Logical Proof: Theorem (Truths of Logic) A iff ~~A

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  • #1
VeraMason
1
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Homework Statement
Prove that the following sentences are theorems (Truths of Logic):
A iff ~~A *Do not use Double Negation*
Relevant Equations
NA
My thought was to break up the sentence into its equivalent form: (A ->~~A) & (~~A -> A)
From there I assumed the premise of both sides to use indirect proofs, so:
1. ~(A -> ~~A) AP
2. ~(~A or ~~A) 1 Implication
3. ~~A & ~~~A 2 DeMorgan's
4. A -> ~~A 1-3 Indirect Proof
5. ~(~~A -> A) AP
6. ~(~~~A or A) 5 Implication
7. ~~~~A & ~A 6 DeMorgan's
8. ~~A -> A 5-7 Indirect Proof
9. (A ->~~A) & (~~A -> A) 4,8 Conjunction
10. A iff ~~A 9 EquivalenceTo me, this looks like it would be correct. Obviously, lines 3 and 7 would look a lot cleaner if I was allowed to use double negation, but in my mind, it shouldn't matter since both lines are a contradiction that essentially says: A & ~A.
Is this correct?
 
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  • #2
VeraMason said:
Homework Statement:: Prove that the following sentences are theorems (Truths of Logic):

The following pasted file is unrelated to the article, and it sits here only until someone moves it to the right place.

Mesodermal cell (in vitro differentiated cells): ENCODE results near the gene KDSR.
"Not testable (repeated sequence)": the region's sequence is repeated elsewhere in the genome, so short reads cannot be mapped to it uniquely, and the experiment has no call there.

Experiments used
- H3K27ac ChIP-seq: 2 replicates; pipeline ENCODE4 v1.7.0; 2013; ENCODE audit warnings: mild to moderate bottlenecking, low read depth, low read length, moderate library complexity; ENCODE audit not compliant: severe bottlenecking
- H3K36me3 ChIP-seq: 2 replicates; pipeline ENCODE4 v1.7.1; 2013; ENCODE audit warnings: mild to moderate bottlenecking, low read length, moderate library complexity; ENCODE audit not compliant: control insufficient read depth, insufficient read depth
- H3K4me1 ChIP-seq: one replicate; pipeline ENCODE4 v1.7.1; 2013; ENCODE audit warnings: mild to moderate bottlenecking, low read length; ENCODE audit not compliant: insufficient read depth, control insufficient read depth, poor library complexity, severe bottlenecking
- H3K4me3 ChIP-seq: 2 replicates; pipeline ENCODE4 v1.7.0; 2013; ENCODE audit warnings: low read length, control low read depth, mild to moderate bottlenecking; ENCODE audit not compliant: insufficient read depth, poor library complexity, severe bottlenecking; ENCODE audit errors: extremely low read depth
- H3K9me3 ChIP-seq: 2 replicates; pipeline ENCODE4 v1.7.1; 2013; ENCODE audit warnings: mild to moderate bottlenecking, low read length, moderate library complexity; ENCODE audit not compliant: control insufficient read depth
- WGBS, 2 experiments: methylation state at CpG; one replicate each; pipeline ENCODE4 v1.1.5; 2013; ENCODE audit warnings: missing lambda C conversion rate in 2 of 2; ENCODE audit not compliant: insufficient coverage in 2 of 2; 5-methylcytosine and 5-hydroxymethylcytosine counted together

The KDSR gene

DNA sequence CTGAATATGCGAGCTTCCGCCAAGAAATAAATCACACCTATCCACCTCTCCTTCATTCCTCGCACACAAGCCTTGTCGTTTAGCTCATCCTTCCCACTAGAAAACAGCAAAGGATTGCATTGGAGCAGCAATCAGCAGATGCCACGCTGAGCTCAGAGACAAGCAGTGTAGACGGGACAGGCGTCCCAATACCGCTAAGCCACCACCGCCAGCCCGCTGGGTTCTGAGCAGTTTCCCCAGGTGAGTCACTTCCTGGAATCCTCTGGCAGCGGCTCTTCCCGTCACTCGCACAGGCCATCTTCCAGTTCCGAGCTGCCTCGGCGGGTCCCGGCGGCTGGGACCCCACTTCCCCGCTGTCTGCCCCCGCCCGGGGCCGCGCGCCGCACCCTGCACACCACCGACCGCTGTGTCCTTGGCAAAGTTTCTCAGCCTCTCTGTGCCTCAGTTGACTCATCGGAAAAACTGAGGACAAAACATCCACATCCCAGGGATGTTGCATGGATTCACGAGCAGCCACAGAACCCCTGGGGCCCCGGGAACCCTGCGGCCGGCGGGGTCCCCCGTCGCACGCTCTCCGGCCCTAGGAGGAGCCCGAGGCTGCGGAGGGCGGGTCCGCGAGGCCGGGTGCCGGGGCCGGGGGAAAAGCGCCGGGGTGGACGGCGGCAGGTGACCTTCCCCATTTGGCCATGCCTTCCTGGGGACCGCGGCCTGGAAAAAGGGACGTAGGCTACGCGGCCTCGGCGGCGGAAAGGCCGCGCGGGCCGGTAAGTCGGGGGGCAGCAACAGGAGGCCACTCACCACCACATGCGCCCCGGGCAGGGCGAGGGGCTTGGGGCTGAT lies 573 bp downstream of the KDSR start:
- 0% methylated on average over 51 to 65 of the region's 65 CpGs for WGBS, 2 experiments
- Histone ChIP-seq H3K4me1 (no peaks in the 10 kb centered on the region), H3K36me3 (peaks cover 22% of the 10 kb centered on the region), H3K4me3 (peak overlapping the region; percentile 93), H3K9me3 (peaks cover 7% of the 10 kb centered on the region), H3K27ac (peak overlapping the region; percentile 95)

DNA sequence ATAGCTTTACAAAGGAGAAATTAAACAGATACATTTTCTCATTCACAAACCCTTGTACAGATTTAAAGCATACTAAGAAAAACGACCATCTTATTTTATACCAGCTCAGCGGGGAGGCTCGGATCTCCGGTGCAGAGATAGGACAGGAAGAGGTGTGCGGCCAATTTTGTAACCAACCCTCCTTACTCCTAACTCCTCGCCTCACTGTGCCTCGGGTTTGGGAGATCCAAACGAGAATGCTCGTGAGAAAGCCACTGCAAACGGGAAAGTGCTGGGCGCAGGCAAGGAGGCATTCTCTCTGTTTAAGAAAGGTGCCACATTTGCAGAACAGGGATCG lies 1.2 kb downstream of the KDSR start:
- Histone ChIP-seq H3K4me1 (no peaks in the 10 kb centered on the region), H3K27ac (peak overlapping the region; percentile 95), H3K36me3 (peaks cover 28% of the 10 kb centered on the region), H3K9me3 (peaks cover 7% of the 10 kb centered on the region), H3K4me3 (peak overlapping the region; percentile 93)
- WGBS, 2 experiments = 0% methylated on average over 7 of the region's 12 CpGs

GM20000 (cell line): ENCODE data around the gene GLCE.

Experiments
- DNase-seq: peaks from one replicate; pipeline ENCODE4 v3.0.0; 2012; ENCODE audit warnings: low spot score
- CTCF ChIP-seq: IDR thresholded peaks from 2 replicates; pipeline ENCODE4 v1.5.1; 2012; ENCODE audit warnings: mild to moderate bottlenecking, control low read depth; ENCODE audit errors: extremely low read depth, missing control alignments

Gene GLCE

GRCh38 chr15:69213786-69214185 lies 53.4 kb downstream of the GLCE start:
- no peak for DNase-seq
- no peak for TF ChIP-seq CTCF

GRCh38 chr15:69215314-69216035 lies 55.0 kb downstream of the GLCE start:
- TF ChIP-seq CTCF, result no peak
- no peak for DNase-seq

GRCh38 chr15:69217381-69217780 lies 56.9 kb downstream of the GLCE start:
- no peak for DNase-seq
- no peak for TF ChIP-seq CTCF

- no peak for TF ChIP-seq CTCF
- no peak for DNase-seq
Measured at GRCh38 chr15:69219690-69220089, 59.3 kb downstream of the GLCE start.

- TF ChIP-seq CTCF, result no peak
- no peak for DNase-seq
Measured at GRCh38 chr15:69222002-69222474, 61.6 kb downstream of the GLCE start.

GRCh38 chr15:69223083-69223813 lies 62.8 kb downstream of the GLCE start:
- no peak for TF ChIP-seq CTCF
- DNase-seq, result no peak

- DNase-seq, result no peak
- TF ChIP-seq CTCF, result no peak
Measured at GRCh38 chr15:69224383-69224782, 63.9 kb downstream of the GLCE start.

A iff ~~A *Do not use Double Negation*
Relevant Equations:: NA

My thought was to break up the sentence into its equivalent form: (A ->~~A) & (~~A -> A)
From there I assumed the premise of both sides to use indirect proofs, so:
1. ~(A -> ~~A) AP
2. ~(~A or ~~A) 1 Implication
3. ~~A & ~~~A 2 DeMorgan's
4. A -> ~~A 1-3 Indirect Proof
5. ~(~~A -> A) AP
6. ~(~~~A or A) 5 Implication
7. ~~~~A & ~A 6 DeMorgan's
8. ~~A -> A 5-7 Indirect Proof
9. (A ->~~A) & (~~A -> A) 4,8 Conjunction
10. A iff ~~A 9 EquivalenceTo me, this looks like it would be correct. Obviously, lines 3 and 7 would look a lot cleaner if I was allowed to use double negation, but in my mind, it shouldn't matter since both lines are a contradiction that essentially says: A & ~A.
Is this correct?
It looks OK to me, but it seems that you could also do this as a direct proof.
Here's for the first part:
##A \Rightarrow \neg \neg A##
##\Leftrightarrow \neg A \vee \neg \neg A## ( implication is equivalent to a disjunction)
##\Leftrightarrow \neg (A \wedge \neg A)## (de Morgan)
##\Leftrightarrow \neg (\text F)## (A and ~A is false)
##\Leftrightarrow \text T## (negation of false is true)

All the steps are reversible, which makes the first implication true.
 
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  • #3
@VeraMason Since this statement is not true in general, you should also point out, where you are using the law of excluded middle.
 

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